The Royal Australian Air Force is undertaking the most significant technological change in its history at a time of increased concerns about a more contested environment without a guarantee of technological superiority over potential adversaries. Air and joint operations in the Second World War provide insights into innovation in the face of significant technological changes in warfare and against formidable state adversaries. By examining the combination of human, organisational and technological elements, this chapter provides insights into how forces were able to out-learn and defeat technologically comparable adversaries. Instead of overconfidence, recognition of the genuine risk of failures appears to be a solid driver for insights, innovations, and a willingness to listen to outside perspectives. Examination of air and joint operational examples highlight that solutions to problems were often cumulative and iterative, resulting from a combination of human, organisational, and technological factors. Of particular note, the establishment of the world’s first Integrated Air Defence System (IADS) through deliberate exploration and integration of technologies, people, and processes demonstrates that defence forces can be proactive; forces do not need to lose lives, platforms, or battles before developing innovating and effective warfighting capabilities.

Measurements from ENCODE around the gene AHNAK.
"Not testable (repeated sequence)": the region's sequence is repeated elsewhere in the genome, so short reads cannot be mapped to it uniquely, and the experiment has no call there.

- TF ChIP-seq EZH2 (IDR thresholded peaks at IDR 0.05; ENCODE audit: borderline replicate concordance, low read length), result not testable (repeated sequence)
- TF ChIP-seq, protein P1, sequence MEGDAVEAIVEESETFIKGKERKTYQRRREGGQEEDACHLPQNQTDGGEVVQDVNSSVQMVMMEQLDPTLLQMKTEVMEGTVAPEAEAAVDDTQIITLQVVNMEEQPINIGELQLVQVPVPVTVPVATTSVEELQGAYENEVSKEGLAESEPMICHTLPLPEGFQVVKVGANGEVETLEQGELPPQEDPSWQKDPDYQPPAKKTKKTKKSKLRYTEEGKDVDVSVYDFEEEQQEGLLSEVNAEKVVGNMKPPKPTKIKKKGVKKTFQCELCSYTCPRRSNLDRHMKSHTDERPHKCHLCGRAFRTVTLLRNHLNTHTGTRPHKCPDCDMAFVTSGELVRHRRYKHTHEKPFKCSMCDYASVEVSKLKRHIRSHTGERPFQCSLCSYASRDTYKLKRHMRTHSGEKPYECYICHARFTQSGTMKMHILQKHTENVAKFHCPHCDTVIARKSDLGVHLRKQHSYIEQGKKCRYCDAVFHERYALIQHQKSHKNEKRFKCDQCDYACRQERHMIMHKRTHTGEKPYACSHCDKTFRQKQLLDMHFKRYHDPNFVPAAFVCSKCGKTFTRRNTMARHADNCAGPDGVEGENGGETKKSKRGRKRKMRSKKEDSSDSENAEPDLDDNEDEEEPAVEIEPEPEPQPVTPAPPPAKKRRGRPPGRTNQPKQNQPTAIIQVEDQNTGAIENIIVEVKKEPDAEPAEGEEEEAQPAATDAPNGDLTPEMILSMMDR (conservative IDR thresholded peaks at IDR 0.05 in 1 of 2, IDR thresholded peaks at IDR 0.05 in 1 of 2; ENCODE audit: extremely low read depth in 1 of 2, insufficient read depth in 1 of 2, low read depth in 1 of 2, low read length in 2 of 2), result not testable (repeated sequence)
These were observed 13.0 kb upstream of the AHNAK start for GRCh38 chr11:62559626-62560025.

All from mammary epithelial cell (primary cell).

|Title of host publication||Australian Perspectives on Global Air and Space Power|
|Subtitle of host publication||Past, Present, Future|
|Editors||Nicole Townsend, Kus Pandey, Jarrod Pendlebury|
|Publisher||Taylor & Francis|
|Number of pages||11|
|Publication status||Published - 01 Jan 2023|